After a long (over a year) international investigation into a major act of corruption, involving the Kabul Bank and the theft of nearly a billion dollars, the trial of some of the guilty is now underway. This is proving embarrassing for many senior officials. Most of the stolen money went to a few dozen people. Members of president Karzais family were named as participants in the looting of the bank. When asked about that Karzai is evasive and alludes to the fact that the investigation is not yet over. Neither is the process whereby he will find a way to keep his kin out of jail. Already Karzai’s brother has surrendered millions in stolen funds but is trying to hold on to a lot of it. None of the senior officials will go to jail. If convicted they will flee to comfortable exile in one of several nations that are willing to host Afghan thieves. The Arab Gulf States are a favorite refuge. There is already a large Afghan refugee community there, including many avoiding indictments or convictions for fraud, or worse.

The investigation concluded that the fraud was carried out with the help of auditors from the Pakistani branch of a Western accounting firm (PricewaterhouseCooper). The Pakistani auditors are considered criminally liable, and this is likely to turn into an international legal crises. Foreign aid donors have been increasingly angry at the blatant theft of foreign aid and the government corruption that abets it. The donor nations are demanding less stealing or there will be less aid. Some countries are unable to halt the stealing and corruption and have sharply cut their aid for Afghanistan.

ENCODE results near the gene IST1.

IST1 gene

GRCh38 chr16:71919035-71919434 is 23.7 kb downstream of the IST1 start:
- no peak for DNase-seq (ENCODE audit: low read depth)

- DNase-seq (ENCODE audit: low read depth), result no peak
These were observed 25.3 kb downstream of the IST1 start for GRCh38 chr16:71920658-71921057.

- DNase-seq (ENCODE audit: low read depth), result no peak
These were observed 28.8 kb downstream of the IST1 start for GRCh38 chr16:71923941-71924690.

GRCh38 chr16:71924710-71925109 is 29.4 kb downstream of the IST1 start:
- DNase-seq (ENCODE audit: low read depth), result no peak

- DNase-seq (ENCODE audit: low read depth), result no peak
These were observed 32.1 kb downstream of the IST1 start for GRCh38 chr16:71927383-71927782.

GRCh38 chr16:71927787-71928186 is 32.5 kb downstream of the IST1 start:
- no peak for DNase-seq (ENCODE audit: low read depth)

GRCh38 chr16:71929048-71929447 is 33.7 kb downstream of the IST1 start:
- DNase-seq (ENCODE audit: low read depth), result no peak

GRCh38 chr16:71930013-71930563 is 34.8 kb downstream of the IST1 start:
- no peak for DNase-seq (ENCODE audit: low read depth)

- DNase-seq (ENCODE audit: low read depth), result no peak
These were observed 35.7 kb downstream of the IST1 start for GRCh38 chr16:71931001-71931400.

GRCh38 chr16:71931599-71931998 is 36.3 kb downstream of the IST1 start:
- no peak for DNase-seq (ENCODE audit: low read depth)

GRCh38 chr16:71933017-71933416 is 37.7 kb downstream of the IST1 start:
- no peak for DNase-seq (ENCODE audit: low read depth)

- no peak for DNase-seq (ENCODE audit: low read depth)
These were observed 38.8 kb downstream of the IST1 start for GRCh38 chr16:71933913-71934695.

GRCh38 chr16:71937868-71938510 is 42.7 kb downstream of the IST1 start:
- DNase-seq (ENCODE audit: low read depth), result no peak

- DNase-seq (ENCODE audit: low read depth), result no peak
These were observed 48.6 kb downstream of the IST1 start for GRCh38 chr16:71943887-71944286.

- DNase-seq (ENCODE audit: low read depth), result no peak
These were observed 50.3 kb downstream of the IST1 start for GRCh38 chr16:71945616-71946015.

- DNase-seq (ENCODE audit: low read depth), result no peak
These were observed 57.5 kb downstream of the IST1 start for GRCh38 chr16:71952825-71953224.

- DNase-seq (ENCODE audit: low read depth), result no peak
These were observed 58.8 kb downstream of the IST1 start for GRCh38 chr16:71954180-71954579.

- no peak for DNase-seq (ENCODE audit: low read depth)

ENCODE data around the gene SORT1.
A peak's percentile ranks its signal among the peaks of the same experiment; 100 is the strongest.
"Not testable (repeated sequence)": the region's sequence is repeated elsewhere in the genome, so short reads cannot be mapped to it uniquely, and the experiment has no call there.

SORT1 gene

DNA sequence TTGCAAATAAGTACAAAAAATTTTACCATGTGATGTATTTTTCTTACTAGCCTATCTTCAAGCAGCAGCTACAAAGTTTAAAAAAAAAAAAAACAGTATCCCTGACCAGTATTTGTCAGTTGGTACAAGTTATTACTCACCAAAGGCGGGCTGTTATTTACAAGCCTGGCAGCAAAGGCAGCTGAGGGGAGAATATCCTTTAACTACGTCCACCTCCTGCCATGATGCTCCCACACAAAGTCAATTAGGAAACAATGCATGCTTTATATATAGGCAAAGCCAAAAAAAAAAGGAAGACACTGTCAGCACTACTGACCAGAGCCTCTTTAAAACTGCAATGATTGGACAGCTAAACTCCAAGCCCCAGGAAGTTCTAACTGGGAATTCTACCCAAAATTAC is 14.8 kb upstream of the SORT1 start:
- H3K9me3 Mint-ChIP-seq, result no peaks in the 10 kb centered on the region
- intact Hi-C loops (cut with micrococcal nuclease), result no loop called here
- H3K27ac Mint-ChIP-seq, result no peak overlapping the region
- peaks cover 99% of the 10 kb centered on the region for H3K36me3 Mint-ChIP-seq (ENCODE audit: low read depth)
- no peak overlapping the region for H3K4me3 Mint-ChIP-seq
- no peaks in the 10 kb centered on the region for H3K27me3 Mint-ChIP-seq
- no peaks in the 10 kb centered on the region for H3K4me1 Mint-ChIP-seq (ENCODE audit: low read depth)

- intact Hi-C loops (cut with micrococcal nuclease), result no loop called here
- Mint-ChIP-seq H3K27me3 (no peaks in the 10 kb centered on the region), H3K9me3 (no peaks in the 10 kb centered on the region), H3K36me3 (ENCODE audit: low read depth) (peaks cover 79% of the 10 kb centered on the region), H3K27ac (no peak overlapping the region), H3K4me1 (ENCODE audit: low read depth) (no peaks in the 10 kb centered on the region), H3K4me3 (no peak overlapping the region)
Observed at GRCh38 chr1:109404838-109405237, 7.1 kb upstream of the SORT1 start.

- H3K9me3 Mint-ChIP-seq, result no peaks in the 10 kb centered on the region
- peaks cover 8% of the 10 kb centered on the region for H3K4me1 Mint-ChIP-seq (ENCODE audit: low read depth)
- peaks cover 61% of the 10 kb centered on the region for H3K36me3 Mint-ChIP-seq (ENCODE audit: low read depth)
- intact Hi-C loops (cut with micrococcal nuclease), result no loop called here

A year ago foreign donors worked out yet another deal that allowed the resumption of much foreign aid. Money was being withheld because so much aid was being blatantly stolen by senior officials. The immediate cause of last year’s aid freeze was the looting of the Kabul Bank. Two years ago it was discovered that Kabul Bank (a major financial institution) had been looted of a billion dollars. Yet no one was indicted and only ten percent of that billion has been recovered. Even threats to withhold aid have not persuaded the government to look for the missing money and those who stole it. Pressure eventually did spur the government to action. Yet corruption is widely regarded as a perfectly acceptable way to get rich. Just wait the foreigners out and keep taking their money. Life is good. In this case, the Afghans blinked. But it was not a complete surrender to the donor nations, although Afghans were forced to allow more controls over the aid cash. This makes the money more difficult to steal and the thieves easier to identify and punish (which is more likely only if the guilty parties travel to the West). The new rules may allow up to half the money stolen from Kabul Bank to be recovered. Maybe.